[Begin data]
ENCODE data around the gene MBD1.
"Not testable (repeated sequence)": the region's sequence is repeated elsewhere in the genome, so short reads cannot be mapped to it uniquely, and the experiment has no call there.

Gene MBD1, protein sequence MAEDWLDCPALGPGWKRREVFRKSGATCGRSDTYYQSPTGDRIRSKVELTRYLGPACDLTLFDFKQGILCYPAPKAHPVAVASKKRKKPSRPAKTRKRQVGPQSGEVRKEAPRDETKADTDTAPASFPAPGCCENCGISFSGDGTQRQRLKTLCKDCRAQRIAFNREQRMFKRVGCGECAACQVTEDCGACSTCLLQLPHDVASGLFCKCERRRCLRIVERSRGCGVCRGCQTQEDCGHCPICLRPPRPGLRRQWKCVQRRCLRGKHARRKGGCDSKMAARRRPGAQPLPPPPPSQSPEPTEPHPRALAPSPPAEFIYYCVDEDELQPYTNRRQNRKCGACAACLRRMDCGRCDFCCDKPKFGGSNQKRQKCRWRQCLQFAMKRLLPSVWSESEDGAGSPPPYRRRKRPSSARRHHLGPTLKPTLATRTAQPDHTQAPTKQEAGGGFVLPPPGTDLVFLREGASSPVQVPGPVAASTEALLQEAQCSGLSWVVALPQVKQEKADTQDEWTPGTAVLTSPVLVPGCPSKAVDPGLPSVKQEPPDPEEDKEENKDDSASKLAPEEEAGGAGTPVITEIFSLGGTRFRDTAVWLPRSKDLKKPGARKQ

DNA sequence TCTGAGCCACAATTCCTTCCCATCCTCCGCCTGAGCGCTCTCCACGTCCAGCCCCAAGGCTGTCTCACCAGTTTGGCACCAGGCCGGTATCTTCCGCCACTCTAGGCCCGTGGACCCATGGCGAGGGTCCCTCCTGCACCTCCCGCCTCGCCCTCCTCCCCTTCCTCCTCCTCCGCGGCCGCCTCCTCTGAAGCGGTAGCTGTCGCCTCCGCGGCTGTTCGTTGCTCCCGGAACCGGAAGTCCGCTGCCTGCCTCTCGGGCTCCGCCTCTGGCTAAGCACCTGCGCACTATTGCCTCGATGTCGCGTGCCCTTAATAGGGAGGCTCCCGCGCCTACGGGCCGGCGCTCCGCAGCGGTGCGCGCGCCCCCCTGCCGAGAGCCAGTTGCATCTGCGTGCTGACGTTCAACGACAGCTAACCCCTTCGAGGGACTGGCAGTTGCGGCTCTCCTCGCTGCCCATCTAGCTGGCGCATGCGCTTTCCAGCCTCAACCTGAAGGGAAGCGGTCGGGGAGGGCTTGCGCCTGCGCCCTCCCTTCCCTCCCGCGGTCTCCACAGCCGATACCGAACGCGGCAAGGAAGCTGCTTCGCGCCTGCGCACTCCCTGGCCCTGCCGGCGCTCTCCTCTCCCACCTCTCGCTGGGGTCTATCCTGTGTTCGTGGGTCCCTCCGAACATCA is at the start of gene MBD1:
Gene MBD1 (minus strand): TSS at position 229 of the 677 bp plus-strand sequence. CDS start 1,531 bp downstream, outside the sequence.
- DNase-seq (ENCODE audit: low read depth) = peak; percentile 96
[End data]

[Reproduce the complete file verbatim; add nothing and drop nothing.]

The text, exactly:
ENCODE data around the gene MBD1.
"Not testable (repeated sequence)": the region's sequence is repeated elsewhere in the genome, so short reads cannot be mapped to it uniquely, and the experiment has no call there.

Gene MBD1, protein sequence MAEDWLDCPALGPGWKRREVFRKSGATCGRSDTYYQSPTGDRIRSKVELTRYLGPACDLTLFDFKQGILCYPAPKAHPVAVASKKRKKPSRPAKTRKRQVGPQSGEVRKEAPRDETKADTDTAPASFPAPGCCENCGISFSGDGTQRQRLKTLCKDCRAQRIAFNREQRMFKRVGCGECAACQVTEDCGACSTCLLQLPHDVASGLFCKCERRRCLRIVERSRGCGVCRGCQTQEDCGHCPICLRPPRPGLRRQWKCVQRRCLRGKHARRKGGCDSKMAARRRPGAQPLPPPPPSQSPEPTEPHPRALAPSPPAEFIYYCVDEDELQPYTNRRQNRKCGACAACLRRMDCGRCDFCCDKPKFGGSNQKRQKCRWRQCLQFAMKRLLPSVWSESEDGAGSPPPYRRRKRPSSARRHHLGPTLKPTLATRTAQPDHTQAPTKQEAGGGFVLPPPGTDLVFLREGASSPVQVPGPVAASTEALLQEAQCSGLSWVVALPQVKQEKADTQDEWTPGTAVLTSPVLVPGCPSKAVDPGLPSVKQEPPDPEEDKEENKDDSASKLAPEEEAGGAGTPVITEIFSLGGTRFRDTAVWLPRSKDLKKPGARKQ

DNA sequence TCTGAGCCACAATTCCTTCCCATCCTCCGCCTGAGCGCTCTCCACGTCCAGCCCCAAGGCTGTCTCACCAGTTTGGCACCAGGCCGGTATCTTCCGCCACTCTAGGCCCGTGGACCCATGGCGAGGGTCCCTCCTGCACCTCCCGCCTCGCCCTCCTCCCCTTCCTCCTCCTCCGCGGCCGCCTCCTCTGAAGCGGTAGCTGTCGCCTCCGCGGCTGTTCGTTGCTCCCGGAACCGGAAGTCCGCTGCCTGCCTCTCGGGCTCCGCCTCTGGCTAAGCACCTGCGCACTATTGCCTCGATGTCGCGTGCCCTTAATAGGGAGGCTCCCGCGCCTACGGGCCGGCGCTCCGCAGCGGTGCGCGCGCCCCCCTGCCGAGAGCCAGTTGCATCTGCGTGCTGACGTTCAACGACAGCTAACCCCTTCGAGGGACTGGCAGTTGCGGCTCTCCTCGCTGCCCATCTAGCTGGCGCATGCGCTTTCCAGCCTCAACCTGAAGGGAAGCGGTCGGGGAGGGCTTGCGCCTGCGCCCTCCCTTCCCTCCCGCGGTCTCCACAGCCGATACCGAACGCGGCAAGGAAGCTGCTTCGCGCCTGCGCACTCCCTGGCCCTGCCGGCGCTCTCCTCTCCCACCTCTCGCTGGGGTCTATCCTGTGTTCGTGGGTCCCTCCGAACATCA is at the start of gene MBD1:
Gene MBD1 (minus strand): TSS at position 229 of the 677 bp plus-strand sequence. CDS start 1,531 bp downstream, outside the sequence.
- DNase-seq (ENCODE audit: low read depth) = peak; percentile 96